The peak in rates and almost immediate drop goes counter to most previous cycles in which the time between the last rate hike and subsequent cut averaged approximately six months as the following chart shows.
Since we are predominantly variable-rate borrowers in which our loans are tied to short-term interest rates, I’m particularly curious to see what happens to short rates (3-month T-Bills in this example) after the yield curve inverts and prior to a recession. The red line in the chart below is the 3-month T-Bill yield.
If a recession is really on the horizon in 2023, then it’s conceivable the Fed may not be able to move rates as high as the market is pricing in. One contrarian point of view comes from a quantitative analyst at SocGen who correctly made an out of consensus call in 2018 that the Fed would have to pivot and start cutting rates since it could go no higher than 2.50%. He turned out to be right.
His current belief is that in our more highly leveraged, financialized economy, rate hikes can only capture approximately 70% of the previous rate cuts because markets have come to rely on lower rates in each cycle.
Since rates went down to 0% the analyst uses the shadow rate to calculate how negative rates came down to at the bottom during the 0% period. He believes that they dropped to -5.00%, which was an estimated 8.00% cumulative reduction. 70% of this is 5.60% which would push the maximum Fed Funds Rate to 0.60%, or 1.00% to round up. He believes that there has already been 2.50% tightening with just a 0.25% increase in the Fed Funds Rate when combined with the announcement of quantitative tightening (the Fed reducing its balance sheet). Here is his graph showing the previous easing and tightening cycles.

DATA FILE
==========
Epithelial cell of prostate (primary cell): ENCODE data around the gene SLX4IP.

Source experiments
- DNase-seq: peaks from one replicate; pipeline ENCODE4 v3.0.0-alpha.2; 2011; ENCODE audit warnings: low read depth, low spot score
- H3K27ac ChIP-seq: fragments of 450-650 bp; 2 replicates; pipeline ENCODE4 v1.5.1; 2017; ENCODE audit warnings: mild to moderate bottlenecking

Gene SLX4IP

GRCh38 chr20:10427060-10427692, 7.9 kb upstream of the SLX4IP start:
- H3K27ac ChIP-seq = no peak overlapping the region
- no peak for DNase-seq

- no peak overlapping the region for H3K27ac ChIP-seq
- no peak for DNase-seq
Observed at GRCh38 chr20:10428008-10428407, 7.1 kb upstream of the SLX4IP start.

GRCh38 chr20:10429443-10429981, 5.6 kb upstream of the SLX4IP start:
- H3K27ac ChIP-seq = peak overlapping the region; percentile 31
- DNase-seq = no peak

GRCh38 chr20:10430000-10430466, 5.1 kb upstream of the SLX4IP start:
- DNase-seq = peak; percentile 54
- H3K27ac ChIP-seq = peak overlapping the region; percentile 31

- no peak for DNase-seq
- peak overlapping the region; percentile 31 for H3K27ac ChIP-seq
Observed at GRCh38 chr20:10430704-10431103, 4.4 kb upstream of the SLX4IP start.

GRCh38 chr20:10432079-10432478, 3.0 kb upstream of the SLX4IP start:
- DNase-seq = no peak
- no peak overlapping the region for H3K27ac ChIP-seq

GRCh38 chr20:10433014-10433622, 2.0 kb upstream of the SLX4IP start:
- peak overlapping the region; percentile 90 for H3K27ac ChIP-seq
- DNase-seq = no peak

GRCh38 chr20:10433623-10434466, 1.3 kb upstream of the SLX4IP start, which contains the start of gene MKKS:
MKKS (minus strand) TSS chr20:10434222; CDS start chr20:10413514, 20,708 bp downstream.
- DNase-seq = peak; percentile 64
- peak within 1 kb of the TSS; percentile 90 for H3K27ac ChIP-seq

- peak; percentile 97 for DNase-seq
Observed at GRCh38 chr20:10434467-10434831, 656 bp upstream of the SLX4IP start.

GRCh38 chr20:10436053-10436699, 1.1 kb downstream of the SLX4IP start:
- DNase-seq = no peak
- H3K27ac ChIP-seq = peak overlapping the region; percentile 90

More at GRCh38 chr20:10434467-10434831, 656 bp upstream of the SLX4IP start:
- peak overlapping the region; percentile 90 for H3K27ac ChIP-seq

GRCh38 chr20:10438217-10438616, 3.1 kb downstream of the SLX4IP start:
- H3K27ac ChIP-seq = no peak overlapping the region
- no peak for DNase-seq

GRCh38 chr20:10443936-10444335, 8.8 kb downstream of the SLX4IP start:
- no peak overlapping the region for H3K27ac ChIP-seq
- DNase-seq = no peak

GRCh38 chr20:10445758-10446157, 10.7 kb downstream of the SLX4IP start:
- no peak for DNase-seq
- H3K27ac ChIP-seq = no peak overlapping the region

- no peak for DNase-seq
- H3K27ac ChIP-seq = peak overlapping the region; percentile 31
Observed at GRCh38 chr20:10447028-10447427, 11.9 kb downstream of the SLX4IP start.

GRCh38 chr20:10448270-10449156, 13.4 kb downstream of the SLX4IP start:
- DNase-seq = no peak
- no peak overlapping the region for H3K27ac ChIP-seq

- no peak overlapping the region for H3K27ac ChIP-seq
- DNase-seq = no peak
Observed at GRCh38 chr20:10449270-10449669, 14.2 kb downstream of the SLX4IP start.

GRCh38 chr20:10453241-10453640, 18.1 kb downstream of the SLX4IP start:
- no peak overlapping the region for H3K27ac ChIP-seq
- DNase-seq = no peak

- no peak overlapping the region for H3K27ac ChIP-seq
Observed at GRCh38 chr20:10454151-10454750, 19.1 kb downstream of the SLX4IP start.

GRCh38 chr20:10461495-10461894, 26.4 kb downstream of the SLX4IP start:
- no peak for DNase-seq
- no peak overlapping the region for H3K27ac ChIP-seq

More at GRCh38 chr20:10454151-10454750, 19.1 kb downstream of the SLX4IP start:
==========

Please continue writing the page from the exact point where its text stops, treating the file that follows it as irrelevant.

Prior to Brainerd’s speech, he was anticipating that the remaining 3.00% of tightening would come from bringing the Fed Funds Rate to 1.50% (1.25% increase from current rates) and the other 1.75% coming from quantitative tightening. After her speech, however, he now believes that the maximum Fed Funds Rate in this cycle will be 1.00% (0.75% increase from current rates) with the other 2.25% coming from quantitative tightening.
One can see from the next chart that 5.50% of tightening is quite large relative to past cycles. In addition, tightening stops before the economy enters into a recession.
And let’s not forget that every time the Fed embarks on a tightening cycle, a financial crisis almost always ensues.
Let’s add to the mix much higher mortgage rates.
As well as much higher gas prices which may be here for a while due to supply challenges being quite acute with OPEC having major issues increasing production.
OPEC has a lot of incentives to meet its quota given how high oil prices are. And yet, most countries are falling short which has led to a shortfall of close to 700,000 barrels per day.
And let’s not forget about much higher food prices causing the potential for social instability in poorer countries, the war in Ukraine and the collateral effects of that from an energy and humanitarian standpoint, possible over-ordering by firms to make sure they have enough inventory in the face of supply challenges, and China’s massive challenges with Covid and the bursting of its real estate bubble, the Fed is walking on a tightrope between fighting inflation and pushing the economy into a recession and having to stop sooner than it was anticipating or even having to reverse course and lower rates.
It will be interesting to see how the Fed’s tightrope walk will unfold. If history is any guide, then they will not be very successful and this will lead to a recession, financial distress, or a combination of the two.